Green tea may protect against stomach disorder

May 22, 2001 in Gastrointestinal Health, Healthy Eating

Green tea may protect against stomach disorder

A new study from the University of California, Los Angeles suggests that a daily cup of green tea may help prevent chronic stomach inflammation that can lead to stomach cancer. In a study of more than 600 Chinese men and women, researchers found that green tea drinkers were about half as likely as non-drinkers to have stomach cancer or gastritis. In China, stomach cancer is the most common cancer among men and women.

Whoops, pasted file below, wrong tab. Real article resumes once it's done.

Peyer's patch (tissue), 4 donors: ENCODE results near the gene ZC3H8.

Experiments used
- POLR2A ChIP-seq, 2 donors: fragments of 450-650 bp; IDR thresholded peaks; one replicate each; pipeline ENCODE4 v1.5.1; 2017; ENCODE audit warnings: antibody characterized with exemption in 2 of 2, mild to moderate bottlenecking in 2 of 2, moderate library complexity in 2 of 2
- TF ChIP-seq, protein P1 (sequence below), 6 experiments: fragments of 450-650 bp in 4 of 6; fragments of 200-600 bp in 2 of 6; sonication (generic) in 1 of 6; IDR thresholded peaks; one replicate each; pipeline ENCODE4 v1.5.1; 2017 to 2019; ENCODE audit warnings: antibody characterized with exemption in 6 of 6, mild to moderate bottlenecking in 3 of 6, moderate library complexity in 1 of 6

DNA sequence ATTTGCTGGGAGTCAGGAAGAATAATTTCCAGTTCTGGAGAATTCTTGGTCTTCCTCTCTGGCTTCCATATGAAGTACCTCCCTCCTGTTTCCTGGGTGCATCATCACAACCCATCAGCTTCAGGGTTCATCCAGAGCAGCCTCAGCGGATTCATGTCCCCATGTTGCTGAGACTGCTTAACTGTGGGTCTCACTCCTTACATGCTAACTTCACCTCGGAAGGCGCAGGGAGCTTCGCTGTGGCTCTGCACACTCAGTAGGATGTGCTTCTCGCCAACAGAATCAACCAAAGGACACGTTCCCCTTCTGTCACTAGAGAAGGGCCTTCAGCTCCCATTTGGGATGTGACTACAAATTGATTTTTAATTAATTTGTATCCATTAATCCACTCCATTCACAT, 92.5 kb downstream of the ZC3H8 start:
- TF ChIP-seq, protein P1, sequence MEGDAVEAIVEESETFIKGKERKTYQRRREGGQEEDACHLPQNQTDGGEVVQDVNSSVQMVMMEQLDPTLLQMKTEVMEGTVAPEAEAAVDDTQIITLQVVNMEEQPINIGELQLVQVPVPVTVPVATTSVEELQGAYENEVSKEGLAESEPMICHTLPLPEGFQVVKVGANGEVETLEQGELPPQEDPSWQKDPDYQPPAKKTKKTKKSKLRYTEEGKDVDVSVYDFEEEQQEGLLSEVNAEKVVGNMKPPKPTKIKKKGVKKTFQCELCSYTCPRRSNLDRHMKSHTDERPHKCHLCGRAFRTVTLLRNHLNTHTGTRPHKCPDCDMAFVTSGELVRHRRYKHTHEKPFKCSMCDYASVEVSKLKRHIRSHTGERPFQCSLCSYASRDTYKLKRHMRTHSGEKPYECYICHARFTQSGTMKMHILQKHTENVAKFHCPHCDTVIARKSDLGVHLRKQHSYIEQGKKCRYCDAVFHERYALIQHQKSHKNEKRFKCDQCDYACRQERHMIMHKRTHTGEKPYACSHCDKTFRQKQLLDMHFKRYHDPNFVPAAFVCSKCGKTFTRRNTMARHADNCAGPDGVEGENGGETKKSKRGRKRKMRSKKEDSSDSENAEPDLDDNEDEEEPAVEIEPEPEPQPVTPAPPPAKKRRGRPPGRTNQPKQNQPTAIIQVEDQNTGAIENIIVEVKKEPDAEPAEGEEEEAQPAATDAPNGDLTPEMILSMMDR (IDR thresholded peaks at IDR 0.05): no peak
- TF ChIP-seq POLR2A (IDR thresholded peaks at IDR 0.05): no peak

The study suggests that using green tea to treat chronic gastritis and as a preventive therapy in high-risk populations may reduce the incidence of stomach cancer in the long term.

Experts believe that a number of factors can raise the risk of stomach cancer--including diets high in smoked and salted meats but low in produce and fibre, smoking, family history of the disease and previous stomach surgery. In addition, infection with Helicobacter pylori bacteria, which can cause chronic gastritis and ulcers, has been linked to stomach cancer--although the vast majority of people who harbour the bacteria do not develop the cancer. How green tea might protect the stomach is unclear. The beverage contains antioxidants, which help prevent damage to healthy cells.

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